As I was driving here this morning, the phrase that kept coming to mind was that I "stumbled up the back steps and am walking gracefully out the front door." Not that I'm walking all that gracefully, necessarily, just, I look much less like a baby giraffe than I did upon my arrival.
I can't remember when I heard it first, specifically, but I know it was in the context of my sorority. So I went digging around online for the poem, or the story from which it came, and I don't know if this is the one I heard, but I thought it was beautiful.
I also think it's not confined to the experience of being in a sorority, but eloquently expresses the pains and trials of periods of growth in our lives.
"What is __(name of group or organization here)_? If its really anything at all, it is not entirely, a logo, national conventions, monogrammed rings, worn-out
songs, Bylaws, Membership Standards, or a badge. And it is not
entirely an institution, a creed, a legacy, an obligation, or a way of life.
If you're going to insist that it is something, it is only......
Moving in for the first time and slowly learning that all beautiful people have fat legs and use mouthwash and wear last year's coats.
...Long, tired eternities of black coffee and exam snacks when you can't remember the Renaissance architects or the stages of photosynthesis and respiration.
......Borrowing a skirt from Karen and a blouse from Amy, and shoes from Meredith, and a belt and a coat from Liz and passing it off as your own.
...Sitting on the back steps and listening with all your helplessness because she's lost and she's lonely and it seems the whole world just fell into ugly pieces
......And it's coming in very late one night and closing the door to tell someone who's seen you through the hardest years of your life that you're happy now, and you've found someone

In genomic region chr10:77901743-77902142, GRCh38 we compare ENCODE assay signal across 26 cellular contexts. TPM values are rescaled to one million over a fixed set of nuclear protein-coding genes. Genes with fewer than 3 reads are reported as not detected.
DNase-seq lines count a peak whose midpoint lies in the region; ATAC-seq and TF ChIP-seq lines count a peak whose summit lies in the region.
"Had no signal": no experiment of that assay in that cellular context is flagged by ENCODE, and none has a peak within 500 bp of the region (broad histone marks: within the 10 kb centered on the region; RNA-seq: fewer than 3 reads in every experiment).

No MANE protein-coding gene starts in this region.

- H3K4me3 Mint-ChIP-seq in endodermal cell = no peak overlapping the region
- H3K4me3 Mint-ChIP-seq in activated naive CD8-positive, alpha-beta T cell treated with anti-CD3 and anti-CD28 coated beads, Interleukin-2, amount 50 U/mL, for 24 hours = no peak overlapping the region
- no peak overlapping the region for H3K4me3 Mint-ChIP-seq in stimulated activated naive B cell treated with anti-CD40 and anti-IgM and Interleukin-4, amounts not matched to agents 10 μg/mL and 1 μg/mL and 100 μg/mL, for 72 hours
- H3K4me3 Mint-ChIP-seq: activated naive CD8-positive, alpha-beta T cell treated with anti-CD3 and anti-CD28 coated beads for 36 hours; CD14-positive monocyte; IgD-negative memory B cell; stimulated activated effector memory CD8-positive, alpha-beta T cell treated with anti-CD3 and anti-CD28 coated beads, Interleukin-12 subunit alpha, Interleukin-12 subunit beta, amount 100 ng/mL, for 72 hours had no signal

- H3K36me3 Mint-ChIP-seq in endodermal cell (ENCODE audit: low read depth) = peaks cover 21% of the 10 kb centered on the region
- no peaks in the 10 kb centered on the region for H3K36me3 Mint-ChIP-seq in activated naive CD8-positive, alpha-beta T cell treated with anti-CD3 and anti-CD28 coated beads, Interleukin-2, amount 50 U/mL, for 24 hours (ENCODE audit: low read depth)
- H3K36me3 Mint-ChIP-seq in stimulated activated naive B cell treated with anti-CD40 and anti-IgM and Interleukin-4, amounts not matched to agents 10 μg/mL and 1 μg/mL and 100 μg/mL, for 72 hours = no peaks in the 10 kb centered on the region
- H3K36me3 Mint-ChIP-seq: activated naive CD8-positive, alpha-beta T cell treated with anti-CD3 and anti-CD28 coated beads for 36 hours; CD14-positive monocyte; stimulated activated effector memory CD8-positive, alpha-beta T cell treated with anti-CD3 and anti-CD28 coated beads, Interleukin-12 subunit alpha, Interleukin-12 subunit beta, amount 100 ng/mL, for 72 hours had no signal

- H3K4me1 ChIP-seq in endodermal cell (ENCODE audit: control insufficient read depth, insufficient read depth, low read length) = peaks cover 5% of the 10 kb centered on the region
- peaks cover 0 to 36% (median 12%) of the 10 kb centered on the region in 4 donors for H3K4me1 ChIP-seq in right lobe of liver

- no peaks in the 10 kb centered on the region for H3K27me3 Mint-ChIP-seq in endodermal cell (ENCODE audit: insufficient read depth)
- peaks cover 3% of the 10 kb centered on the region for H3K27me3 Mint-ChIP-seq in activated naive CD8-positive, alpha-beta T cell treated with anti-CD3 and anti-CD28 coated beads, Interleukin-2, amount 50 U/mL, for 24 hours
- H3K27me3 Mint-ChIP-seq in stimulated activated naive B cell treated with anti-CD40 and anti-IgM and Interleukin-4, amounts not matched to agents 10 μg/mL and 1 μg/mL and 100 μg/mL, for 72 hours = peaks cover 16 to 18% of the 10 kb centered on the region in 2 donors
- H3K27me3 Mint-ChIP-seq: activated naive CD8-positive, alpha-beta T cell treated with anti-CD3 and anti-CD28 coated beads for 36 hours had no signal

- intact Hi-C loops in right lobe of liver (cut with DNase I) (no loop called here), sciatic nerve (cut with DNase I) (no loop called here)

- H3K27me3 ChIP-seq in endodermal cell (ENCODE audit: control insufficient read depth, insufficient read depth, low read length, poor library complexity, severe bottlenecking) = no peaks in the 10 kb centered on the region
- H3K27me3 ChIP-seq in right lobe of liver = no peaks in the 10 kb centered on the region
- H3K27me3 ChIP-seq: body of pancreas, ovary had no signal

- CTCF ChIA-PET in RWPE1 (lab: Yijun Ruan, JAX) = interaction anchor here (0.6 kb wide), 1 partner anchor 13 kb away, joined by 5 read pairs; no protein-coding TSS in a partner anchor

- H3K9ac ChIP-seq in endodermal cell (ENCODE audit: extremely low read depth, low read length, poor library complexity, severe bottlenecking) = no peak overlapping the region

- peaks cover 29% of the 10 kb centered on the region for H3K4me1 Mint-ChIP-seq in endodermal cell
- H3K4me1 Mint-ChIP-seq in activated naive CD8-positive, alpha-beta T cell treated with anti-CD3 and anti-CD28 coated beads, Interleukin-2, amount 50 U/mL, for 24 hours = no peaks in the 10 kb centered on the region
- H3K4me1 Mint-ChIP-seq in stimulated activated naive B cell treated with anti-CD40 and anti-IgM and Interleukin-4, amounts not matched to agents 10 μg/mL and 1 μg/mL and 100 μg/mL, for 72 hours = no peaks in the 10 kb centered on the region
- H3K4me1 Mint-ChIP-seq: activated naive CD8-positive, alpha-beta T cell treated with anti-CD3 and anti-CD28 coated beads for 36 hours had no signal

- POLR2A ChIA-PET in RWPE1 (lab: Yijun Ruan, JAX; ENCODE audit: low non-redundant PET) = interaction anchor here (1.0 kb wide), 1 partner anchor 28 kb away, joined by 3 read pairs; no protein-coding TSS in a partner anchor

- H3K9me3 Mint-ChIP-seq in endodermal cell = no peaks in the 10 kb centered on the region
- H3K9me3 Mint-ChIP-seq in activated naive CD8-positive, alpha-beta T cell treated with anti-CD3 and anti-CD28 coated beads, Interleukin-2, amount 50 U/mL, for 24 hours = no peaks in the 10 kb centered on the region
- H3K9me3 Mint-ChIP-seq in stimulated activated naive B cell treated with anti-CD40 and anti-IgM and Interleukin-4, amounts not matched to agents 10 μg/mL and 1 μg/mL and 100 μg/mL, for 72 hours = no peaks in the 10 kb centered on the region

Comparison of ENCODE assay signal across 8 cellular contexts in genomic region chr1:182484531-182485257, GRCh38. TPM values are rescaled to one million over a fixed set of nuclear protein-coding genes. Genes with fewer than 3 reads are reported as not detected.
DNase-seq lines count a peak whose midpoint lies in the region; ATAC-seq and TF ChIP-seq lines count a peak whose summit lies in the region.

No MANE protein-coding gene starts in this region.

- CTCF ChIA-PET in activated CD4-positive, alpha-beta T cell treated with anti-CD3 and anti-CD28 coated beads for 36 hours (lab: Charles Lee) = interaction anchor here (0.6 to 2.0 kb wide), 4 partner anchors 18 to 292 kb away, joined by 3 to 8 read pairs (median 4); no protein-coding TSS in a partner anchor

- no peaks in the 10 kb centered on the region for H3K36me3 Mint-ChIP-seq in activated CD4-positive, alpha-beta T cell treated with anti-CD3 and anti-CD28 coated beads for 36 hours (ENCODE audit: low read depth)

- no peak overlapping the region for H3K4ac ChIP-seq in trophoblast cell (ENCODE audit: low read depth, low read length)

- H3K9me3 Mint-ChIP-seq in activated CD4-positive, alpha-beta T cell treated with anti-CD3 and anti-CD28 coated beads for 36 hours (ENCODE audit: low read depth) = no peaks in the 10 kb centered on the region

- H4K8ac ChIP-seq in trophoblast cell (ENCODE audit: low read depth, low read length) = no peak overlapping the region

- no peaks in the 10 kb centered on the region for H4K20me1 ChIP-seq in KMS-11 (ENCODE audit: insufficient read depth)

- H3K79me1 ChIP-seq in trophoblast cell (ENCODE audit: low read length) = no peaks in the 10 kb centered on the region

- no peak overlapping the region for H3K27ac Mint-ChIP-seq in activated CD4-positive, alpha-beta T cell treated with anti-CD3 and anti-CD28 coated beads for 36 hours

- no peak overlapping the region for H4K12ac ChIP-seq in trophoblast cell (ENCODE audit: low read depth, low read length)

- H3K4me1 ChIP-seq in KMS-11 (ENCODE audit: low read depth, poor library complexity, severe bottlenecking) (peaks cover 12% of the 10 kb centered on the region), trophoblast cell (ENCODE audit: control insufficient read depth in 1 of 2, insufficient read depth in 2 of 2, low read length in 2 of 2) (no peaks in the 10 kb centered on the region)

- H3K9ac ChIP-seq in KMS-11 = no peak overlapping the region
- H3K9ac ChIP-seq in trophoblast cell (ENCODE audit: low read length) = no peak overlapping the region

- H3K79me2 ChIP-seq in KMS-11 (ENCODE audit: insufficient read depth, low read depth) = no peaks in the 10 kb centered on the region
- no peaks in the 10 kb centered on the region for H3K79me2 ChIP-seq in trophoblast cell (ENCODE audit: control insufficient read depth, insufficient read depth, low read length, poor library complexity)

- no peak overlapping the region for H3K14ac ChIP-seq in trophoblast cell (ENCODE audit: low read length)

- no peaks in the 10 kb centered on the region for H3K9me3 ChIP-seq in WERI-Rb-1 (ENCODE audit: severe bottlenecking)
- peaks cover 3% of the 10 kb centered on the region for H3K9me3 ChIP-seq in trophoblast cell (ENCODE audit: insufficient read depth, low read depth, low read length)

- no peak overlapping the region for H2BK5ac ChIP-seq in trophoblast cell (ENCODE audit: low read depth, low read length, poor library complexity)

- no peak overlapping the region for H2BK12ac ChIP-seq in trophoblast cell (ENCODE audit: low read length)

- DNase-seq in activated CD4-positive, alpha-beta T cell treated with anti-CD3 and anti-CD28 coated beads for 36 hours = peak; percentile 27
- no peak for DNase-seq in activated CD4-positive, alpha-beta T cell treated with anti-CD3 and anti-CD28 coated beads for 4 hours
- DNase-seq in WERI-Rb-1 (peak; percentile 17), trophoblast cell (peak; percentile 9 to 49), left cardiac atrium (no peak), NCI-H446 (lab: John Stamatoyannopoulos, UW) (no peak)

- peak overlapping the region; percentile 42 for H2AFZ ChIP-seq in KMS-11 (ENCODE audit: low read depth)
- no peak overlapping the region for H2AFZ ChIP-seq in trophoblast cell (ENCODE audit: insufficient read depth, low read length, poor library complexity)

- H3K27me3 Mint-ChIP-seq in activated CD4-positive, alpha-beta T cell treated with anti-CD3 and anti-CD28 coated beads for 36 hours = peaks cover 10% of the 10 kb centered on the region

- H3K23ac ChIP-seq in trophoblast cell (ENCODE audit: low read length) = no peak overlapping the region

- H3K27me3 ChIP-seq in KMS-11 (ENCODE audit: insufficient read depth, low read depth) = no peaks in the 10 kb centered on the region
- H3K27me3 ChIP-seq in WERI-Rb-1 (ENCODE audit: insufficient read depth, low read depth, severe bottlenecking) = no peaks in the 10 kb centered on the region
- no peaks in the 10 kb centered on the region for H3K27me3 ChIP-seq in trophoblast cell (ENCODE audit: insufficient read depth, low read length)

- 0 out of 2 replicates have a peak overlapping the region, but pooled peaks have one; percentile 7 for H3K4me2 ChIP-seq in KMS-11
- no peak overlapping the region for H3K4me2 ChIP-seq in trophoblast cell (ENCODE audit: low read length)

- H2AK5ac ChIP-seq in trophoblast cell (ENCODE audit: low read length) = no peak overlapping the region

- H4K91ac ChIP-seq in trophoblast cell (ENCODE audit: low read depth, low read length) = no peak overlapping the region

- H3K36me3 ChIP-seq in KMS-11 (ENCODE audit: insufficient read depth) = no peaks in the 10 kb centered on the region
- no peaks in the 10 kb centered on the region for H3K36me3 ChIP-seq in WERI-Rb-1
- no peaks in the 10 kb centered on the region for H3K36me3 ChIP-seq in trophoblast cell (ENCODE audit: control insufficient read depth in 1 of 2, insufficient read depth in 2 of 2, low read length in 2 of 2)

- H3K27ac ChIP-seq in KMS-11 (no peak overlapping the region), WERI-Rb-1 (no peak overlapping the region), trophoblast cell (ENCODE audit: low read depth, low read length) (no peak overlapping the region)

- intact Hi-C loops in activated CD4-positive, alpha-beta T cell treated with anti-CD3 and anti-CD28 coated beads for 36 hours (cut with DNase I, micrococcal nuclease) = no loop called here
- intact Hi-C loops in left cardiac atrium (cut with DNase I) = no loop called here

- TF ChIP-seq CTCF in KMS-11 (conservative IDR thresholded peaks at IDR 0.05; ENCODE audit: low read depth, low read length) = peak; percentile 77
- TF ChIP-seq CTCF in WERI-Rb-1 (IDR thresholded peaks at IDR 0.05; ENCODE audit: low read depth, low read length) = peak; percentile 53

...And this all is, I suppose, a kind of evaluation.
You grow up inside these elegant halls, and perhaps you do learn more of the
grizzly, ungrateful circus we call life than if you had lived it somewhere else.
You learn that a football player is sometimes just shoulder pads and that skinny arms sometimes hide a great man. You learn that some lecture halls are just
watery echoes and that there are silent rooms for deeper rivers of
self-reflection. You learn that no matter where you come from or who took you
there, you've still got to find that one small acre that belongs to you, by
You learn to wait, because change is slow and change isn't always
You learn that there's still a lot left to believe in and a whole lot more to hope for.
You learn that love has never been easy, and that it's a long time coming.
And if you're very smart, or very lucky, you learn that no matter how big or how messy the world becomes, what is precious and what is permanent is always the same.
And in the very end, you learn that this experience can only be a better way to stumble up the back steps and walk gracefully out the front door."
If you tweak just enough of the scenarios, it could very easily be a job, or a new city, or any of the other things that force us to learn about ourselves.